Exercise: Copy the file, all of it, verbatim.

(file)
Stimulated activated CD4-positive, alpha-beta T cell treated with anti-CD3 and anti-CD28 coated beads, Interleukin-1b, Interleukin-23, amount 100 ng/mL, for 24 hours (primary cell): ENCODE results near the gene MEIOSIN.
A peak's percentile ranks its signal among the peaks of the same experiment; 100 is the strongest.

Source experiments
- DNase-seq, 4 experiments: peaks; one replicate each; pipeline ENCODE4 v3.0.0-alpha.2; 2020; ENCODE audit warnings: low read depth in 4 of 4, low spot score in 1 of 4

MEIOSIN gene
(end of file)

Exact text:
Stimulated activated CD4-positive, alpha-beta T cell treated with anti-CD3 and anti-CD28 coated beads, Interleukin-1b, Interleukin-23, amount 100 ng/mL, for 24 hours (primary cell): ENCODE results near the gene MEIOSIN.
A peak's percentile ranks its signal among the peaks of the same experiment; 100 is the strongest.

Source experiments
- DNase-seq, 4 experiments: peaks; one replicate each; pipeline ENCODE4 v3.0.0-alpha.2; 2020; ENCODE audit warnings: low read depth in 4 of 4, low spot score in 1 of 4

MEIOSIN gene